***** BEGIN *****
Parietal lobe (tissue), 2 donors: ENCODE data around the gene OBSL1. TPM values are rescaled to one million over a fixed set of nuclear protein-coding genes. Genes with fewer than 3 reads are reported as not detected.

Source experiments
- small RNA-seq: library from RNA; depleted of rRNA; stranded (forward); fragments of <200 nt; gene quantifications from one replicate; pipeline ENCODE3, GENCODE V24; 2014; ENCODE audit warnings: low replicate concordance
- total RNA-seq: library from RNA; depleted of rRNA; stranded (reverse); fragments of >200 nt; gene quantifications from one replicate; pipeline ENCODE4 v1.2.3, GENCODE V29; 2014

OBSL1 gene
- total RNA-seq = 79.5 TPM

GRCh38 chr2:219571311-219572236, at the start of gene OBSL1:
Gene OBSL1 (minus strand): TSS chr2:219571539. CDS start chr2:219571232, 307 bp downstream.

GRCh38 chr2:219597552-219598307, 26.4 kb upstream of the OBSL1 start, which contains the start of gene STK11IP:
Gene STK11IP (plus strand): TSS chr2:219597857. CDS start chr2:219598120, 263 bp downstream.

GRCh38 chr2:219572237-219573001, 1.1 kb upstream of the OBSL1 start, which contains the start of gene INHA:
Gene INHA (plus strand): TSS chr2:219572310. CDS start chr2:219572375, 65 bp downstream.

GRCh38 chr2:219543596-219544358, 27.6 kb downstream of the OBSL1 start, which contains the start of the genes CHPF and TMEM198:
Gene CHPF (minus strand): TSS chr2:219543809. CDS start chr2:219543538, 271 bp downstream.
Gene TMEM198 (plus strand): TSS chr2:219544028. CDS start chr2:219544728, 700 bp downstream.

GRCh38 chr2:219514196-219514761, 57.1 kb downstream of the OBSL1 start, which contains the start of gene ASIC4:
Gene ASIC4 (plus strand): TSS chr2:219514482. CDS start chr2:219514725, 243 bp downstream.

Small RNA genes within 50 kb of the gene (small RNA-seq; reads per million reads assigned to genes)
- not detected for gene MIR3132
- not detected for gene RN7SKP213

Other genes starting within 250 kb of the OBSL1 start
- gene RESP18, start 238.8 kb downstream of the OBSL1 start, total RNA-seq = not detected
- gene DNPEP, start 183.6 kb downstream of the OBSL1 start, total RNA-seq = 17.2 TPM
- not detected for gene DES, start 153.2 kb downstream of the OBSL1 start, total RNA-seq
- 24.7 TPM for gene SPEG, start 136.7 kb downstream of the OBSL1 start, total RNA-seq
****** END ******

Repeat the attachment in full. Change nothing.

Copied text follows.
Parietal lobe (tissue), 2 donors: ENCODE data around the gene OBSL1. TPM values are rescaled to one million over a fixed set of nuclear protein-coding genes. Genes with fewer than 3 reads are reported as not detected.

Source experiments
- small RNA-seq: library from RNA; depleted of rRNA; stranded (forward); fragments of <200 nt; gene quantifications from one replicate; pipeline ENCODE3, GENCODE V24; 2014; ENCODE audit warnings: low replicate concordance
- total RNA-seq: library from RNA; depleted of rRNA; stranded (reverse); fragments of >200 nt; gene quantifications from one replicate; pipeline ENCODE4 v1.2.3, GENCODE V29; 2014

OBSL1 gene
- total RNA-seq = 79.5 TPM

GRCh38 chr2:219571311-219572236, at the start of gene OBSL1:
Gene OBSL1 (minus strand): TSS chr2:219571539. CDS start chr2:219571232, 307 bp downstream.

GRCh38 chr2:219597552-219598307, 26.4 kb upstream of the OBSL1 start, which contains the start of gene STK11IP:
Gene STK11IP (plus strand): TSS chr2:219597857. CDS start chr2:219598120, 263 bp downstream.

GRCh38 chr2:219572237-219573001, 1.1 kb upstream of the OBSL1 start, which contains the start of gene INHA:
Gene INHA (plus strand): TSS chr2:219572310. CDS start chr2:219572375, 65 bp downstream.

GRCh38 chr2:219543596-219544358, 27.6 kb downstream of the OBSL1 start, which contains the start of the genes CHPF and TMEM198:
Gene CHPF (minus strand): TSS chr2:219543809. CDS start chr2:219543538, 271 bp downstream.
Gene TMEM198 (plus strand): TSS chr2:219544028. CDS start chr2:219544728, 700 bp downstream.

GRCh38 chr2:219514196-219514761, 57.1 kb downstream of the OBSL1 start, which contains the start of gene ASIC4:
Gene ASIC4 (plus strand): TSS chr2:219514482. CDS start chr2:219514725, 243 bp downstream.

Small RNA genes within 50 kb of the gene (small RNA-seq; reads per million reads assigned to genes)
- not detected for gene MIR3132
- not detected for gene RN7SKP213

Other genes starting within 250 kb of the OBSL1 start
- gene RESP18, start 238.8 kb downstream of the OBSL1 start, total RNA-seq = not detected
- gene DNPEP, start 183.6 kb downstream of the OBSL1 start, total RNA-seq = 17.2 TPM
- not detected for gene DES, start 153.2 kb downstream of the OBSL1 start, total RNA-seq
- 24.7 TPM for gene SPEG, start 136.7 kb downstream of the OBSL1 start, total RNA-seq